2015 PPACA Compliance Checklist

My Comments: It’s hard to believe the PPACA (ObamaCare) has been around for so long. And in spite of the new Congress making lots of noises about making it go away, it’s not going to go away.

Will it change? Most definitely. Are changes necessary? Most definitely. But the overall intent to bring millions of Americans into the health insurance pool will not go away. It’s in everyone’s best interest that we be a healthier and more productive society going forward.

The vast majority of small businesses in this country are businesses with fewer than 100 employers. But that still leaves millions of people employed in larger businesses. Over the years I’ve not had any clients of the “larger” size, but many large enough to have employee health plans. If you don’t now have a health plan for your employees, this may be helpful.

By Juliette Meunier / December 8, 2014

More Patient Protection and Affordable Care Act group health provisions are supposed to begin taking effect in 2015.

The current schedule calls for a transitional version of the PPACA “play or pay” employer coverage mandate to apply to employers with 100 or more full-time employers, and to some employers with 50 to 99 employees.

Employers will have to keep track of which employees were offered health coverage in any given month, and large employers will have to put the employee count data they collected in 2014 into Internal Revenue Code Section 4980H “employer shared responsibility” reports.

Meanwhile, some of your employee clients may still be scrambling to create, and understand, their PPACA compliance checklists. What should those clients be doing to make sure they’re ready for 2015? Here are five action items to think about.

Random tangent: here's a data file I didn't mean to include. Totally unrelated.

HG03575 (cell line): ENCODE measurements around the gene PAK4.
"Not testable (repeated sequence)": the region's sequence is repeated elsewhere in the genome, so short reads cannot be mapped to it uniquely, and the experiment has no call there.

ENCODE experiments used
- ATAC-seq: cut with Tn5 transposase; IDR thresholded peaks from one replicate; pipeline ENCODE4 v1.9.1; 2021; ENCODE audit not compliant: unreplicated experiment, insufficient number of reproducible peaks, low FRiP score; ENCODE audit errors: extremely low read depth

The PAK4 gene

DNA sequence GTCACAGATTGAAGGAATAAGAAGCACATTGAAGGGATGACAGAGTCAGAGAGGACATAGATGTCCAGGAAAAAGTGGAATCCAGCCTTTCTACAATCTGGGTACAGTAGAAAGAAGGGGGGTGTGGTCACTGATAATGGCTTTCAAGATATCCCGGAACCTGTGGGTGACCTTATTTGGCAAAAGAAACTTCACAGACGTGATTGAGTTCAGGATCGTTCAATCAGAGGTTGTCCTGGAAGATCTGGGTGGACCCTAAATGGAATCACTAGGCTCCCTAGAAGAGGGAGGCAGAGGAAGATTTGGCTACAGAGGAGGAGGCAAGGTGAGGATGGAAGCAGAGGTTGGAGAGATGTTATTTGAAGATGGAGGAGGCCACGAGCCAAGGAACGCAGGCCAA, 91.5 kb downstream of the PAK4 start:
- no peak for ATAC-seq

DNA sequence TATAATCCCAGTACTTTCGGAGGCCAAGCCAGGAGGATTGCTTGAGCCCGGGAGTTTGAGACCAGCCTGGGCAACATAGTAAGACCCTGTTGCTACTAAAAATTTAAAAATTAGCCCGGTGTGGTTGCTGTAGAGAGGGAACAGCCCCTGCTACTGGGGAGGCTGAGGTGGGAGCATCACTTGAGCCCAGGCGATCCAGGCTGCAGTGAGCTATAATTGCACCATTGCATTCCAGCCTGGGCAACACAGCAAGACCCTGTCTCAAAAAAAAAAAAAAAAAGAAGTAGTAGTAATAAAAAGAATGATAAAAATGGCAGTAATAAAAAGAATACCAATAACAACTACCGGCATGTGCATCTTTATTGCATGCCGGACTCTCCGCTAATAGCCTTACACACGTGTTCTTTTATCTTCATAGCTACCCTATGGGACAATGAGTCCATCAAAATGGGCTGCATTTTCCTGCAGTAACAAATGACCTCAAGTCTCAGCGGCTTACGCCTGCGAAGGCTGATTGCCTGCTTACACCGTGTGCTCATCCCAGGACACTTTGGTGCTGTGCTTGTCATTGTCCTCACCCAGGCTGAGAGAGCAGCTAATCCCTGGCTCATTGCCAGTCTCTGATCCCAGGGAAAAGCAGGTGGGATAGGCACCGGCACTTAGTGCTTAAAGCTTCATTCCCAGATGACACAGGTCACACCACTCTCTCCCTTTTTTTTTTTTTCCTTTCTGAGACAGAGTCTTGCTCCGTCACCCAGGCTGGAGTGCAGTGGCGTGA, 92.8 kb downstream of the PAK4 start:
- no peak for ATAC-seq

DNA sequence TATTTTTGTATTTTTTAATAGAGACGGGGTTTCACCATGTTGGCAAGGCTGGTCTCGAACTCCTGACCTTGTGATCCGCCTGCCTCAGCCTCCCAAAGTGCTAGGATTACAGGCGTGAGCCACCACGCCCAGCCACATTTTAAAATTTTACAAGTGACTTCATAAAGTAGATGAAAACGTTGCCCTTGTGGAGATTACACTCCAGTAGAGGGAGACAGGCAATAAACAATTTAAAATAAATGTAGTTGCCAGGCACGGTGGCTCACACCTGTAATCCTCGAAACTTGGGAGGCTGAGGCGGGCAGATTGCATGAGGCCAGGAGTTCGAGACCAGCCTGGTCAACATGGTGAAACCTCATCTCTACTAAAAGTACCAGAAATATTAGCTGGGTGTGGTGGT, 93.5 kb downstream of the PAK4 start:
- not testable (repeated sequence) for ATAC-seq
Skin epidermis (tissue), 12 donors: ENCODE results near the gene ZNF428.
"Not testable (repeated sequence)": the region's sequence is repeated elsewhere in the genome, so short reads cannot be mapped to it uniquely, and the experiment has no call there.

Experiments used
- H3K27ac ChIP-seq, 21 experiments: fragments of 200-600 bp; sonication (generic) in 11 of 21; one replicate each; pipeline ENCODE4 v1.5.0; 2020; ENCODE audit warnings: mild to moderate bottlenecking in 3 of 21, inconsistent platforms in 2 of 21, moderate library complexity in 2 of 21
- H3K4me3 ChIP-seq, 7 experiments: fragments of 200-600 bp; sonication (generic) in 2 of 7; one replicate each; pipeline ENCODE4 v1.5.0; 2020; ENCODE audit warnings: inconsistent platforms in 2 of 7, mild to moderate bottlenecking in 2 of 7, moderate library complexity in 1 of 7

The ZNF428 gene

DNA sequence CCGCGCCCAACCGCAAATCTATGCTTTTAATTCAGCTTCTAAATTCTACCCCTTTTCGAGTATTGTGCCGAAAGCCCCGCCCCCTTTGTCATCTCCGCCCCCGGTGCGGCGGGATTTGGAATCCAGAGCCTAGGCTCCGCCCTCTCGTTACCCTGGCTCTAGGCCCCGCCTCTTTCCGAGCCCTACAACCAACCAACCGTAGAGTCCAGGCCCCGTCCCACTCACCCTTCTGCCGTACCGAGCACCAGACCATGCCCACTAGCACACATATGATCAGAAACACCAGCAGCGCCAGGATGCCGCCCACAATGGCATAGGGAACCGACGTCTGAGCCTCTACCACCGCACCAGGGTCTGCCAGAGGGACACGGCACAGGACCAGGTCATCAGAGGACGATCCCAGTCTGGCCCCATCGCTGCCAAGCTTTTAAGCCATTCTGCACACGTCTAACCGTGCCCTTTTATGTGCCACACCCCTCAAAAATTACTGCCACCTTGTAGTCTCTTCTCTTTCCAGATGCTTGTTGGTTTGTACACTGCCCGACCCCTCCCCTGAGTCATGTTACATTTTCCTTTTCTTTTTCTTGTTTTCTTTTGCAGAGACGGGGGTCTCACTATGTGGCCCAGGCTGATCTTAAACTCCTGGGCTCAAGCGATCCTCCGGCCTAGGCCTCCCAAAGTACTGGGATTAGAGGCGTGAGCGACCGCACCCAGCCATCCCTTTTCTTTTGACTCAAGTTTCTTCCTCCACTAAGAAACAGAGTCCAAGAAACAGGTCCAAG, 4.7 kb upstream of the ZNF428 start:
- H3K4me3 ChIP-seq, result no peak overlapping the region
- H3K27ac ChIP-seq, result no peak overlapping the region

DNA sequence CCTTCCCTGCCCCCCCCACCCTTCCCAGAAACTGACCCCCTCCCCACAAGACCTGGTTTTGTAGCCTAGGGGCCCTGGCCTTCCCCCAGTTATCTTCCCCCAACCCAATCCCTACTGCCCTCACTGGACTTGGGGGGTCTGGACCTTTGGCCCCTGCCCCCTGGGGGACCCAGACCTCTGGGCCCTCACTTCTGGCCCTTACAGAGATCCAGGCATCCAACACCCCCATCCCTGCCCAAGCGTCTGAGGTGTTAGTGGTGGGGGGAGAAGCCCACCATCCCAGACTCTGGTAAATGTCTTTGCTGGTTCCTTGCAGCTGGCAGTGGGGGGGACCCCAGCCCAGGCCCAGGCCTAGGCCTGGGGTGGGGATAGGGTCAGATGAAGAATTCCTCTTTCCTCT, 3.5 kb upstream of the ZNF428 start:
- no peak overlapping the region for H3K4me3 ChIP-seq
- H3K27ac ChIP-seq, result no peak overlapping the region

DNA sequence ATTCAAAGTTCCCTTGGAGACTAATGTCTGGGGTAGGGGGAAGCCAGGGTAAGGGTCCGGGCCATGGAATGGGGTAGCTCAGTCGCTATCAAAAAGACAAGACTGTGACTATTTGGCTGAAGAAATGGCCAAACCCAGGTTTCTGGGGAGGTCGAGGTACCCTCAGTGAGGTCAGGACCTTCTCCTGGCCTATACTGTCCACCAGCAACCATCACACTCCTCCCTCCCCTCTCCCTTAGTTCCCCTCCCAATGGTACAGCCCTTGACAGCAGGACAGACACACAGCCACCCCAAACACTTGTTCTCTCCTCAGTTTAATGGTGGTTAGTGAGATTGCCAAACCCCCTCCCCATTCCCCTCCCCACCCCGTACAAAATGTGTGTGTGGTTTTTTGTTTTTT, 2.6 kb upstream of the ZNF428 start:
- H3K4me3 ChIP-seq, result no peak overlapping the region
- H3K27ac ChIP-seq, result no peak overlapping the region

1. Review existing measurement systems.
Are your clients equipped to determine employee status, while considering measurement and stability periods, to provide coverage as soon as an employee becomes eligible?

2. Determine excise tax penalty risk by entity.
Your clients should identify potential full-time employees not offered coverage.

3. Assess reporting systems.
Are your clients’ reporting systems capable of gathering and aggregating the required information for IRS reporting – by employee, on a by-month and by-entity basis? Reports are due to the IRS in 2016, but data collections begins January 1, 2015. How do companies manage data residing in multiple locations? This is especially difficult for employers with a contingent or variable workforce.

4. Prepare for marketplace/exchange notices.
In November, open enrollment begins and even businesses offering affordable care to employees are likely to receive Marketplace notices. Notices must be analyzed for accuracy and any erroneously issued notices must be appealed within the designated timeframe – which can vary by state (typically 90 days).

5. Develop a plan for IRS assessments.
Will your clients be able to provide supporting analysis and documentation to defend against erroneous assessments?

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